UN Secretary General Kofi Annan has expressed deep concern over Saturday's Israeli commando raid deep inside Lebanon, calling it a truce violation.
This crater in Bodai is said to have been caused by an Israeli air strike
Lebanon has said it may halt its army deployment in the south - a key element of the ceasefire plan.
The Bekaa Valley raid early on Saturday left one Israeli dead. Hezbollah denies reports it lost three militants.
Israel said it was trying to disrupt weapons supplies from Iran and Syria to Hezbollah, and insisted the truce held.
Israeli Prime Minister Ehud Olmert is reported to have defended the raid during a telephone conversation with Mr Annan.
He is facing growing criticism in Israel for not having achieved one of his key objectives at the beginning of the conflict - the disarmament of Hezbollah, the BBC's Bethany Bell reports from Jerusalem.
An Israeli commission of inquiry into the way the military campaign in Lebanon was handled begins its work on Sunday.
Meanwhile, Lebanon's defence minister Elias Murr has said anyone violating the United Nations-brokered ceasefire will be considered a traitor and be dealt with decisively.
He said any rocket fired from Lebanese territory would be considered collaboration with Israel to provide a pretext for it to strike.
Saturday's raid centred on the village of Bodai, west of the city of Baalbek, some 100km (60 miles) north of the Israeli border.
It was the most serious incident since the UN-brokered truce came into effect on Monday.
"The secretary general is deeply concerned about a violation by the Israeli side of the cessation of hostilities," a spokesman for Mr Annan said on the UN website.
Such violations "endanger the fragile calm", the statement said.
It also called on "all parties to respect strictly the arms embargo".
Threat to ceasefire
Lebanon's Prime Minister, Fouad Siniora, called the raid a "naked violation" of the six-day-old UN truce.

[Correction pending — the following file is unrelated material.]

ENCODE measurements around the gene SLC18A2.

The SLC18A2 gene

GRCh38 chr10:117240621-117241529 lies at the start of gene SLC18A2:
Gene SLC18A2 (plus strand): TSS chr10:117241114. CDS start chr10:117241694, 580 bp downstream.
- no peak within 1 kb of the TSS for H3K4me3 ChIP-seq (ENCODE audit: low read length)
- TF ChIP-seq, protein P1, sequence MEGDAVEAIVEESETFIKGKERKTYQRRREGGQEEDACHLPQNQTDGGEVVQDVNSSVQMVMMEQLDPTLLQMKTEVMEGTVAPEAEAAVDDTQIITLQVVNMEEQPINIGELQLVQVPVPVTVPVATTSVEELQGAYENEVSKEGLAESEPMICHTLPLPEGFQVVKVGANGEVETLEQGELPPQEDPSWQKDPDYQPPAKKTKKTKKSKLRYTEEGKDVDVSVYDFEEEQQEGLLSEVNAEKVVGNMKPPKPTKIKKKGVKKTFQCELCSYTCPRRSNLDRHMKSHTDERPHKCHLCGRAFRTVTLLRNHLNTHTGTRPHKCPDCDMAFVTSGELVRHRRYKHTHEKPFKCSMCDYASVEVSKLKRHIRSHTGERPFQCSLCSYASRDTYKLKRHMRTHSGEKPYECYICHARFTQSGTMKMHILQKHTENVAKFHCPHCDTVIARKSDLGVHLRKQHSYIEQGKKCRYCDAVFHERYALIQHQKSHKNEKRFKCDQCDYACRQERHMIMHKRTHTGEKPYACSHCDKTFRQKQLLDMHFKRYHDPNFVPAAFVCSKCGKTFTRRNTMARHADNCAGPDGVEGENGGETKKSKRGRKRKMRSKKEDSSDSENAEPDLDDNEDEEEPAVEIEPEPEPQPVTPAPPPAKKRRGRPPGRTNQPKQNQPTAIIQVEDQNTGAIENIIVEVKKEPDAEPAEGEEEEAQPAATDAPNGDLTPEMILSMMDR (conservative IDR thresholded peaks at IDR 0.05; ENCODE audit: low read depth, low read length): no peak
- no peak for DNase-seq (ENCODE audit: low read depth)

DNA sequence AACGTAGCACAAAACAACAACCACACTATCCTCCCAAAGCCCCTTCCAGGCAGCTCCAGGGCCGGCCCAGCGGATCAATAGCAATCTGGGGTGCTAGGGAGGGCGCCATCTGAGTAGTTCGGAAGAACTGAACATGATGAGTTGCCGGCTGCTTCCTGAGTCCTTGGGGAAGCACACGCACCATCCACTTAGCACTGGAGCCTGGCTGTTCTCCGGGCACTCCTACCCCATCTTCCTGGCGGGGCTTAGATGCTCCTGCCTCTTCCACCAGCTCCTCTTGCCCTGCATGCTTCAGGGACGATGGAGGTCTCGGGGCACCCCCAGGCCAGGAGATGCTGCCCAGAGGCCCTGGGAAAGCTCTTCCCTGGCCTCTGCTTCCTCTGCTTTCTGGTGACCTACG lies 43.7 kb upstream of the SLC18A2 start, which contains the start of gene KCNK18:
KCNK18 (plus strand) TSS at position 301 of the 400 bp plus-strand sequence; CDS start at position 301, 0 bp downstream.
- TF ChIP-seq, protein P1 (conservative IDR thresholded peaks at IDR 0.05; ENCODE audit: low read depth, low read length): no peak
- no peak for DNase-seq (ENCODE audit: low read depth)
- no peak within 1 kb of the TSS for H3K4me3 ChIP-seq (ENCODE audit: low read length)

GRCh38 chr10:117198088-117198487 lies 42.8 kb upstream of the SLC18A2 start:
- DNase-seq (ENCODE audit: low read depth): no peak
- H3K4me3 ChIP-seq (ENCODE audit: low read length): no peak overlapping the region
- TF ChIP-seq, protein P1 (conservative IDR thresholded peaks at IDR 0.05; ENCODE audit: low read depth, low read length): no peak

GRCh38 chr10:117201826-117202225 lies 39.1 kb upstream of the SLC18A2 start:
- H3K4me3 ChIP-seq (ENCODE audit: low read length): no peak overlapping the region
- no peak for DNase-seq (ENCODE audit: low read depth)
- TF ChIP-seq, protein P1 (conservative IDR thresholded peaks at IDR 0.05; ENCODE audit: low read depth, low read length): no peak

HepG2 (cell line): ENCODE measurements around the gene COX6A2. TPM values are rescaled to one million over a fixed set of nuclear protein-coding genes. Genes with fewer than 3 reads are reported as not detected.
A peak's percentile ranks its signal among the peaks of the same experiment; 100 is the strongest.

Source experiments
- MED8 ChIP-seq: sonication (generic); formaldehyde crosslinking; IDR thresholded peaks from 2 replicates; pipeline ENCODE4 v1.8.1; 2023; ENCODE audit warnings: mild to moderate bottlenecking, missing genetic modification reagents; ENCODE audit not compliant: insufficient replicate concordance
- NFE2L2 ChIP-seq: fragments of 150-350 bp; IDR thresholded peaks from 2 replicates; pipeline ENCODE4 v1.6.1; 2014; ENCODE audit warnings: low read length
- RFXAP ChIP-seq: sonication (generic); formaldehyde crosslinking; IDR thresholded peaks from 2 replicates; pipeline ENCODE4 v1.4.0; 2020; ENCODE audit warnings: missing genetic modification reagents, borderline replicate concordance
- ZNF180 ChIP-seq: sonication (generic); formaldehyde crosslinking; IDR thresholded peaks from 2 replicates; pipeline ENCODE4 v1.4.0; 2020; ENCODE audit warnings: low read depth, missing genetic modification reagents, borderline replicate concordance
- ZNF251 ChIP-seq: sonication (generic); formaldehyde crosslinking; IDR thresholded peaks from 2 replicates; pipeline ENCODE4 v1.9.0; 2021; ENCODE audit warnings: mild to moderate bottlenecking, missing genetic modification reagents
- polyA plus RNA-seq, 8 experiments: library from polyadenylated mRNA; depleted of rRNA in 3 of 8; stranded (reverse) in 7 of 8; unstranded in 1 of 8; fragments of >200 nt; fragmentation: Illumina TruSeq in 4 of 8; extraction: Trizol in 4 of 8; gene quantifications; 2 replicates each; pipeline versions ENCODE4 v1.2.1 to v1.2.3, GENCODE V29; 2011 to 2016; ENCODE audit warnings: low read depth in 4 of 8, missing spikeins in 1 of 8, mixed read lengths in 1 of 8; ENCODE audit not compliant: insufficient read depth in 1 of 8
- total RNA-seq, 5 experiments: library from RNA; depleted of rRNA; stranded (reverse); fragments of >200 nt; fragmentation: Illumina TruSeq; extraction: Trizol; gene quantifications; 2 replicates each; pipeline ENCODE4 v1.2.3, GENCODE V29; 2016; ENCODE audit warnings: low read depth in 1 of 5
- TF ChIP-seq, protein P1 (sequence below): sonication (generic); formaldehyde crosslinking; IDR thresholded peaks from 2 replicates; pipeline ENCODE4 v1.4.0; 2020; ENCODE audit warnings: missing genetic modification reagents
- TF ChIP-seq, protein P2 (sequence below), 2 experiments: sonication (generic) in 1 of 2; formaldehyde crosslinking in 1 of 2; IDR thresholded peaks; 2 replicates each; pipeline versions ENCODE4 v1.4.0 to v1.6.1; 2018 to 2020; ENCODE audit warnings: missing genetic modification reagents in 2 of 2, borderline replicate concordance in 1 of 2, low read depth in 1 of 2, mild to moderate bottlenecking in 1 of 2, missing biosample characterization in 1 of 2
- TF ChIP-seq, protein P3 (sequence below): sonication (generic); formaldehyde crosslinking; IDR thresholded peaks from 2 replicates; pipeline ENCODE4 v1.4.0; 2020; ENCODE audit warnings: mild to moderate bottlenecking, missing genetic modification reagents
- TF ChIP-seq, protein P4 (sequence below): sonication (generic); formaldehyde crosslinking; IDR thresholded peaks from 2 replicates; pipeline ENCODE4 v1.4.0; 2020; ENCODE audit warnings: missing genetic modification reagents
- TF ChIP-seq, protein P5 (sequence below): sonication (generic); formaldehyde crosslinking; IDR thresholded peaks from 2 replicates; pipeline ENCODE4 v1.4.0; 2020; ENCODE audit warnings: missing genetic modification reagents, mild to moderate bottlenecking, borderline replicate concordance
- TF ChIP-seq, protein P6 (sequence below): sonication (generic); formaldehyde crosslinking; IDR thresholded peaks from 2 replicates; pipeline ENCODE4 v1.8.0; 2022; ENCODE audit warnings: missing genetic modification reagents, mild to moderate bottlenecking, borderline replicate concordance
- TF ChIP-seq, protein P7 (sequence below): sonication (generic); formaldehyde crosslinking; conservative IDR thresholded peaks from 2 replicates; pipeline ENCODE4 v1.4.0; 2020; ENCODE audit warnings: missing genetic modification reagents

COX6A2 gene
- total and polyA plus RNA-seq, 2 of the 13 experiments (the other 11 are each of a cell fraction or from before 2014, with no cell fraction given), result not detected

The French troops' rules of engagement are not clearly defined
His Defence Minister, Elias al-Murr, said that if the UN failed to give "clear answers" in response to the raid he "might be forced to ask the cabinet early next week to halt the army deployment in the south".
The BBC's Nick Childs in Beirut correspondent says the UN's main concern is that the incident both highlights the urgent need for UN reinforcements and will put off potential troop contributors, because it projects an image of insecurity.
Fifty French military engineers arrived in the Lebanese port of Naqoura on Saturday, the first soldiers to bolster the UN peacekeeping force.
They are among 200 extra troops promised by France, as the UN struggles to build its expanded force.
The UN wants 3,500 troops on the ground by the end of August, to be increased later to 15,000. It says it is disappointed with the French contribution and wants other European nations to offer more help too.
Lebanon will be the focus of emergency talks between Arab foreign ministers in Cairo on Sunday. Syrian Foreign Minister Walid al-Muallim will not attend, Dubai-based Al-Arabiya TV reported.
Blood and bandages at the scene of the Israeli raid were evidence of the haste with which the Israelis had to treat their wounded, the BBC's Jon Leyne reports.
Local people said the Israelis came down from the hills in two jeeps and drove across a cornfield.
The troops then battled Hezbollah forces for more than two hours before being flown out by helicopter while fighter jets provided cover, the villagers said.
There is speculation locally that the Israelis may have been trying to capture a senior Hezbollah figure who lives in the village.
One Israeli officer was killed and two other officers were wounded in what unnamed Israeli military sources quoted by Haaretz newspaper said was a fierce battle:
"We had great luck that the operation didn't result in 10 fatalities from the force."
Lebanese sources earlier told Reuters agency that three militants had died in the incident but Hezbollah has denied the reports.
Israel insisted it had not breached the ceasefire.
"We had specific information of arms transfers taking place and we acted to prevent that violation, so that violation is not from the Israeli side - we were responding to a violation of the resolution by Hezbollah," said Israeli spokesman Mark Regev.
Israel has said it will continue to carry out such actions until an expanded international military force is in place to prevent Hezbollah's rearmament.
The UN resolution which stopped the conflict said Israel should end all offensive military action and Hezbollah should end all attacks.
It also called for a halt to all unauthorised arms deliveries to Lebanon.